Food delivery apps are gaining momentum during the pandemic, but they are hungry for your data


For almost two years now, food delivery apps have made our days in lockdown better. But there’s a price we are paying for their delicious food. And, it’s not just money. We’re paying with private data as well. 

Over the past two years, the pandemic turned the entire world upside down, placing all of us in a global lockdown experiment that changed everything. The pandemic changed how we socialize, work or study, purchase goods, and how we “eat out.”

This is where food delivery apps started to shine and gain momentum.

After just a few months spent locked inside their homes, everybody started missing a burger from their favourite restaurant, a delicious cake they didn’t cook, or a fresh beverage like they used to drink in their favourite pub. And, food and delivery apps were quick to satisfy their needs and wants.

Now, this is how the food delivery area became one of the fastest-growing verticals of 2020 and continued to grow in 2021 as well. The industry quickly adapted to the new times people were living in, being able to provide consumers with safe, socially-distanced, and convenient services.

But, very few talk about the real price consumers pay for these delicious services and enhanced and more digital dining out experiences: our private data is collected.

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Food and drink apps are on the rise

Elevated by the COVID-19 pandemic, usage of food apps has grown significantly in 2020, reaching a number of 24.8 million users of these apps. Considering that in 2019 only 19.9 million people were using food apps, this is a significant increase in just one year. Food apps like Uber Eats, Deliveroo, Door Dash, and Just Eat are leaders of the food delivery sector in the UK.

But, not just food delivery apps have seen a lucrative period during the pandemic. New digital products have been developed to make the dining out experiences safe as well. Restaurants forced certain apps and QR codes into the hands of customers to order their food and drinks.

Today, consumers who want to dine out can browse the menu and pay for their meals using their phones and apps. And, while this sounds great for not having to leave your seat to order or pay, this luxury has its price: your data is being collected.

Personal data, today’s price for food and drink

With app and web-based ordering becoming commonplace during the pandemic, consumers now have to share more of their private data with hospitality brands.

Now, it’s essential to make a distinction between necessary data and unnecessary data that food apps should not be interested in. Food apps ask for very obvious things that are necessary for them to be able to bring food and drinks at your door, like name, email address, phone number, address, and information about the payment method, be it cash or credit card. And, this is ok.

But, the unnecessary and invasive part about data collection starts when these apps use cookies, web beacons, session replays, and other similar technologies that collect information with the purpose of “personalizing your experience with their services.” In reality, these apps collect real-time information about everything you do with and within their app, including how you scroll it. What’s more, if you log in with a third party, they exchange information they have about you with that service as well. Next, you’re tracked across different platforms and spammed with ads that you may find disruptive.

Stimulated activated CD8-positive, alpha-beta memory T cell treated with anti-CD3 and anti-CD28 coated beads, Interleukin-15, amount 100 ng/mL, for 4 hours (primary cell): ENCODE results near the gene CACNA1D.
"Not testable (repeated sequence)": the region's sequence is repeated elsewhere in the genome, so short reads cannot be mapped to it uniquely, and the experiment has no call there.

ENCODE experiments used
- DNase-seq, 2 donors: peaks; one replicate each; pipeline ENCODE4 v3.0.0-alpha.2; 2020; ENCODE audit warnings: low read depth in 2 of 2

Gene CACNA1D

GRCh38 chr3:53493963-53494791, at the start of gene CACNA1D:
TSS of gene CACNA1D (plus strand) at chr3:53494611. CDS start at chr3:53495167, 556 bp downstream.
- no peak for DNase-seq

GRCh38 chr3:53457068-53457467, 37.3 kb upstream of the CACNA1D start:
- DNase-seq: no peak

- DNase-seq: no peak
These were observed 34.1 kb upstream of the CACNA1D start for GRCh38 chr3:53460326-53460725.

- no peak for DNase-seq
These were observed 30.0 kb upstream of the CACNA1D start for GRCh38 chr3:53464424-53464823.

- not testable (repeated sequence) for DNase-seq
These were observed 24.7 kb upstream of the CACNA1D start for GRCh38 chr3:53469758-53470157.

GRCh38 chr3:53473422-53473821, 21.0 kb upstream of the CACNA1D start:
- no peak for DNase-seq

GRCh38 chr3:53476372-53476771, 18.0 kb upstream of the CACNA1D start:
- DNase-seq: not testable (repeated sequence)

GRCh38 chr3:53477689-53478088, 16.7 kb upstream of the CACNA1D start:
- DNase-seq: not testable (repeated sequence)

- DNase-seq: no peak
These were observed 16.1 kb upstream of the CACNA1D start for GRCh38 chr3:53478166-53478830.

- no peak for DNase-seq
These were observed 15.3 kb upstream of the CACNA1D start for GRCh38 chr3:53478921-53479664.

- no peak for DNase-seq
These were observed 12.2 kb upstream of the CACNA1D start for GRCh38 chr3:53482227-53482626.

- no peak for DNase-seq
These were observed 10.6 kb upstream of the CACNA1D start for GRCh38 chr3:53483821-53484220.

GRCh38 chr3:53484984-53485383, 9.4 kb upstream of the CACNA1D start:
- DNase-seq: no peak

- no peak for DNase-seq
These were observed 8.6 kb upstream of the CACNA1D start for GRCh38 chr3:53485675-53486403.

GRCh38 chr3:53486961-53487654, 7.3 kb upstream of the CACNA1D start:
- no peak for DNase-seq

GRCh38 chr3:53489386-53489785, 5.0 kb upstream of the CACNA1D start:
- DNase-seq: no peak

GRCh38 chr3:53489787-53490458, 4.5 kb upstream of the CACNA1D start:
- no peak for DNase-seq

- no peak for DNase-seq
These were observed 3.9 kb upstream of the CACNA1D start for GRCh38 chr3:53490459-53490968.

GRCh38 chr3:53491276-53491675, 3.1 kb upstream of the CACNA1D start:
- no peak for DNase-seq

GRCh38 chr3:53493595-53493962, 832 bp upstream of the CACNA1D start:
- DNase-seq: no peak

Another unnecessary part of this data-collection process is that it burdens you, as a consumer, with tons of apps downloaded on your phone and several accounts to remember. Think about it: you gather with your group of friends for a drink in a pub. But, instead of ordering at the bar, you have to do it using an app. A small price to pay for a delicious drink, right? But then, you go to a different place, and the same data-sharing process happens again until you end up with ten different passwords for ten different apps where you share most of your most private data. This significantly increases your risk of having your personal data stolen or used for malicious purposes.

How to check the data apps hold on you?

Awareness is the best first step to handling any sort of problem. In this case, your problem is that your most private data is being collected and shared with third parties who then spam you with ads you don’t want to see. So, the first step is to become aware of what data these apps you use for dining out experiences collect from you.

As the experts from Techrobot, who has an interesting study on how food apps collect data, explain, “It’s tempting to hit download and accept giving your data to get your food or drink as fast as possible. Yet, this means that you give up control on what information about you these apps have access to.”

The good news is that regaining that control isn’t that complicated.

For the apps you already have on your phone, you can see the type of data you’ve allowed them to collect and change your decision on what you share really easily. This sort of information can typically be found in the Settings menu, the privacy section. There, you should be able to find a “permission manager” button that allows you to see what permissions you’ve offered to the app, like access to microphone or camera. Change that permission if you don’t feel comfortable with that app having this type of access to your data.

What’s more, remember that as we are coming out of the pandemic, there is still the ability to order your favourite food and drinks in the more traditional way, without putting your private data at risk.

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